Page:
Self-identifying a disability

When Should You Self-Identify?

The Americans with Disabilities Act (ADA) definition of a disability is “a person who has a physical or mental impairment that substantially limits one or more major life activities.” Talking is a major life activity and can fall under the definition of a disability.

• An individual’s disability status can change, disabilities can be acquired, and over 70% of disabilities are non-apparent.
• 1 in 5 Americans has a disability.

With more businesses now adopting inclusive hiring practices and actively seeking to employ individuals with disabilities, the hiring landscape for people with disabilities has never looked more promising. Deciding whether or not to self-identify (ID) or self-disclose your disability to an employer can be a daunting task, but it doesn’t have to be. Individuals with disabilities should not feel pressured to share before they are ready, nor should they fear the outcome of the conversation.

Advantages of Self-ID and Self-Disclosure

Revealing information surrounding disabilities can be deeply personal. According to Getting Hired, anyone considering doing so should be aware of the many advantages that can come with self-ID and self-disclosure. These include but are not limited to:

  1. Access to accommodations, including equipment and facilities, that can make daily responsibilities easier to carry out
  2. Increased support from coworkers, supervisors or social networks
  3. The ability to explain gaps in
    employment to potential new employers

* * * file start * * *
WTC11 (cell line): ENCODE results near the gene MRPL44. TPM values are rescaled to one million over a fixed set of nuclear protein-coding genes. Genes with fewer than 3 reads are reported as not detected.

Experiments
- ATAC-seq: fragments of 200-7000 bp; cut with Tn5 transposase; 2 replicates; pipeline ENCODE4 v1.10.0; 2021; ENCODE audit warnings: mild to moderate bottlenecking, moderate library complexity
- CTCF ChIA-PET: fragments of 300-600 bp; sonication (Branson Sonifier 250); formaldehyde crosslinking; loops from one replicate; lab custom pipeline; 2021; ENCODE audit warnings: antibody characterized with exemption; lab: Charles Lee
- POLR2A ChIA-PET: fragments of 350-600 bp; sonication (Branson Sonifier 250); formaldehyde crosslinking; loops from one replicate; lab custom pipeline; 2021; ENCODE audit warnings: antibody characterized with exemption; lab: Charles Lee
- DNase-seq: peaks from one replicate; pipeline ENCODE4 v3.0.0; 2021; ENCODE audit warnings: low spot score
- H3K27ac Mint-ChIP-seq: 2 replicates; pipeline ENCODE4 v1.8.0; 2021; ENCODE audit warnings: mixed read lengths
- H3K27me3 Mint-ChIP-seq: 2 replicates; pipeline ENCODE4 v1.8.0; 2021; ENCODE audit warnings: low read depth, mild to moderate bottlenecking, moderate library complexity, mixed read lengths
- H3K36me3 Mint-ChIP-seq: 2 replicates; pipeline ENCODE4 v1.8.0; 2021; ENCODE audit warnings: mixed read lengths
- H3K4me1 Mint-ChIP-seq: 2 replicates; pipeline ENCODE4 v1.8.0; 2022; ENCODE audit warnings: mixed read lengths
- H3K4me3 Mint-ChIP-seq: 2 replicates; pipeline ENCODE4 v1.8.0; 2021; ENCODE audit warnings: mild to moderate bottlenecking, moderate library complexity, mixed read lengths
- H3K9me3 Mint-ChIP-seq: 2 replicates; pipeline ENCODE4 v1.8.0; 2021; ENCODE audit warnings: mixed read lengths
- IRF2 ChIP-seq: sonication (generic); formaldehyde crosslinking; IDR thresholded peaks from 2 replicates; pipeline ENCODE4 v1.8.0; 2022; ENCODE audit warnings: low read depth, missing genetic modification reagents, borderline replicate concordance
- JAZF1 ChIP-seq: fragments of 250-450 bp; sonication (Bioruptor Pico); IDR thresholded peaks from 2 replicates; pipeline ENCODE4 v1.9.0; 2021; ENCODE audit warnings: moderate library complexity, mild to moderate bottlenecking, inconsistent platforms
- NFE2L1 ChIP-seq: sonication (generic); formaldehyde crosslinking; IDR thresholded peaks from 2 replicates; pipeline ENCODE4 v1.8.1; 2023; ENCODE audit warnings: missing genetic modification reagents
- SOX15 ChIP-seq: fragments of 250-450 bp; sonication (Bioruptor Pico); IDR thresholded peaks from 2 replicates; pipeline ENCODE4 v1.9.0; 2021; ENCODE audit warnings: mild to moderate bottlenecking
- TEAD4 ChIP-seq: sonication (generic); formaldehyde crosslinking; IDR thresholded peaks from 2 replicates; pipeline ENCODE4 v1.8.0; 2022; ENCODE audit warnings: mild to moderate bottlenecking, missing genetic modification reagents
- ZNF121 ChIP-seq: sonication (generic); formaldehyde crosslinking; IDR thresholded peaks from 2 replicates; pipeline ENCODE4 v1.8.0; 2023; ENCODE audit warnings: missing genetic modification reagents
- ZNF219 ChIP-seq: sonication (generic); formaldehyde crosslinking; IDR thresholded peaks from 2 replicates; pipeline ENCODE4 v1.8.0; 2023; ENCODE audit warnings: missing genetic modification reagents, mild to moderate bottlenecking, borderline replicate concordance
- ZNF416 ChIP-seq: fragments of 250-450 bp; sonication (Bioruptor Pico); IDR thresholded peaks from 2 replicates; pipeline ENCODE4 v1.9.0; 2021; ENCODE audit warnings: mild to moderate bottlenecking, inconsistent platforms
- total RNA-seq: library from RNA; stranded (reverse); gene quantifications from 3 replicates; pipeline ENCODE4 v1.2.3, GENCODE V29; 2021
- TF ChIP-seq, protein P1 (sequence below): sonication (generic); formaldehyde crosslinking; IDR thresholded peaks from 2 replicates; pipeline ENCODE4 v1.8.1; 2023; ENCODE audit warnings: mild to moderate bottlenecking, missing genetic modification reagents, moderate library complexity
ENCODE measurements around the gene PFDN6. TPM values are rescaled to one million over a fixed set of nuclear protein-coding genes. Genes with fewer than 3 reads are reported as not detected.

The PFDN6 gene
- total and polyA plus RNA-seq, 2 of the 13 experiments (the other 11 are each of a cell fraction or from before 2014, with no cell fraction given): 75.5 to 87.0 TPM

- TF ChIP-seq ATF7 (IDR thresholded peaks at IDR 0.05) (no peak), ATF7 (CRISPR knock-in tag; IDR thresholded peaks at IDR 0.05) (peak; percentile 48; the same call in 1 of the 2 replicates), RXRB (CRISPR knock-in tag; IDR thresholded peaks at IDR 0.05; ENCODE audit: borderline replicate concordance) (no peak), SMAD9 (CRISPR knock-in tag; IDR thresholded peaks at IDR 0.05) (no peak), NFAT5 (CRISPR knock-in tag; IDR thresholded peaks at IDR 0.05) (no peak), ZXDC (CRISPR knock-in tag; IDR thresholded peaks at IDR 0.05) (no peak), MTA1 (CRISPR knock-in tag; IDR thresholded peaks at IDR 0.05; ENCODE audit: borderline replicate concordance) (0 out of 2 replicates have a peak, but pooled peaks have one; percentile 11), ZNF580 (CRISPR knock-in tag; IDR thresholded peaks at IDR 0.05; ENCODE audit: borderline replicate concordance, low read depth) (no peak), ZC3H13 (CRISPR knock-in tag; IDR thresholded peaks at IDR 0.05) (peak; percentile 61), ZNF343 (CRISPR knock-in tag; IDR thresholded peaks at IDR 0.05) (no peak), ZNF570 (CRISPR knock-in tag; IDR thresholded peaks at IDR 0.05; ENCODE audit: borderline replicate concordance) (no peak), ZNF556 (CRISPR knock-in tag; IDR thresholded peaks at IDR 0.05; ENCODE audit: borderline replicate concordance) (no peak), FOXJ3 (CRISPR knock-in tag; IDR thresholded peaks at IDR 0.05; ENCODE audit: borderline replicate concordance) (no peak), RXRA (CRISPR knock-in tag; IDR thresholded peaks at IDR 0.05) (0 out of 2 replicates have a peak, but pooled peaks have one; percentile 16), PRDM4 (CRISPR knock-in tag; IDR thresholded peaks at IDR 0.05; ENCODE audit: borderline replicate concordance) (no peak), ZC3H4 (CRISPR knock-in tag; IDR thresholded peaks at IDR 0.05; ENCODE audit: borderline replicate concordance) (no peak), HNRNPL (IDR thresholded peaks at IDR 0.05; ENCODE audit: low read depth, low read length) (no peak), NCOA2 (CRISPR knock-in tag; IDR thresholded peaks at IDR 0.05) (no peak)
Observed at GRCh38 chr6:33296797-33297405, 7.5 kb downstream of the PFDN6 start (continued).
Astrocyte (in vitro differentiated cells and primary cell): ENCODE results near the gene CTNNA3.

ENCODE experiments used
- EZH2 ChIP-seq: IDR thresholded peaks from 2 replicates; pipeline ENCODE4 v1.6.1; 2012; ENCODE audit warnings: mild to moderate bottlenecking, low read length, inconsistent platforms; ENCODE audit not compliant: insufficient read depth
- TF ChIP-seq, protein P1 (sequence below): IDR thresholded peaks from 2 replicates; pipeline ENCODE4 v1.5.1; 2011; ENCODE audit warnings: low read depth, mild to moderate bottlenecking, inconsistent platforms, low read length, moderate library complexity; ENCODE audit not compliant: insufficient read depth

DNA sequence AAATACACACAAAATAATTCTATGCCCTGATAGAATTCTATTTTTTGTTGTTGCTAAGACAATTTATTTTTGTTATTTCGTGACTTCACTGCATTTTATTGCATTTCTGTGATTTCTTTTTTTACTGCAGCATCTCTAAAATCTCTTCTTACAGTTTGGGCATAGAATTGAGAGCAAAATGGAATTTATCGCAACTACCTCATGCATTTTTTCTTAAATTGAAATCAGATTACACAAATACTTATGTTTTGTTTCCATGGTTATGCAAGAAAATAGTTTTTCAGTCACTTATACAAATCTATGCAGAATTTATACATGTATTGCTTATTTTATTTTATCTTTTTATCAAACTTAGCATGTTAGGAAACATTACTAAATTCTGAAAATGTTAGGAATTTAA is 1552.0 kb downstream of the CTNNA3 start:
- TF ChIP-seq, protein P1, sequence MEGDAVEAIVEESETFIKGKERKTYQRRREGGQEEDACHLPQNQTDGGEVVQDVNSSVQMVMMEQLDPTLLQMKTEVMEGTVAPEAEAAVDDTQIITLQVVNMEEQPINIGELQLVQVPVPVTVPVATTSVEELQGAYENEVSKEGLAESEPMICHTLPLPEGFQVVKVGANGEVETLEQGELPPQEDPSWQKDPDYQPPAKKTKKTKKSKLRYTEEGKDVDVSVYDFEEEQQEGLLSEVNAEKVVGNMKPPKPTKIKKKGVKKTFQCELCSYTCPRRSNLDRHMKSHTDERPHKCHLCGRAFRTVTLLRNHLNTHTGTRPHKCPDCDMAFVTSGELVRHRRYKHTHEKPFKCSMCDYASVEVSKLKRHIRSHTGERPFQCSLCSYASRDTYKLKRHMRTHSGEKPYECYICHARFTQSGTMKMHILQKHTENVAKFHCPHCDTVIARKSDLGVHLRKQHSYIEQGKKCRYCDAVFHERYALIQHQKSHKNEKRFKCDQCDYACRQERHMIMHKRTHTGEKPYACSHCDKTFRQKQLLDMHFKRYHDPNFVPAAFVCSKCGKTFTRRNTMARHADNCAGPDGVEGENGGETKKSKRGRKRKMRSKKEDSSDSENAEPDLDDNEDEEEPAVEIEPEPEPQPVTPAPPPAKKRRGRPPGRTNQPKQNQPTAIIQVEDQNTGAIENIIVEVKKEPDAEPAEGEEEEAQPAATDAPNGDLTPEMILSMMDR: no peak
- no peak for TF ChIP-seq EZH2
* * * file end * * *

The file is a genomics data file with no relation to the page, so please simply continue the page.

4. Flexible or modified schedules in line with a person’s requirements
  5. Presents an opportunity to discuss disabilities in a positive light

It is also important for individuals to understand that informing an employer about a disability does not mean everyone will know about it. This is sensitive and confidential information and should always be treated as such. Only you can decide on self-disclosure.

When is the Right Time to Speak Out?

The right time to speak up about your disability is a personal choice. Under-standing when to inform an employer of a disability can be a difficult task. However, in many cases, doing so at the application or interview stage of joining a new company can be the best solution for both parties.

By disclosing any disabilities early in the process, this ensures a prospective employer will have enough notice to make any reasonable accommodations that may be required during interview, like avoiding the phone interview. This way you and the prospective employer can spend more time devoted to essential skills and a person’s overall suitability for the role rather than talking about your voice.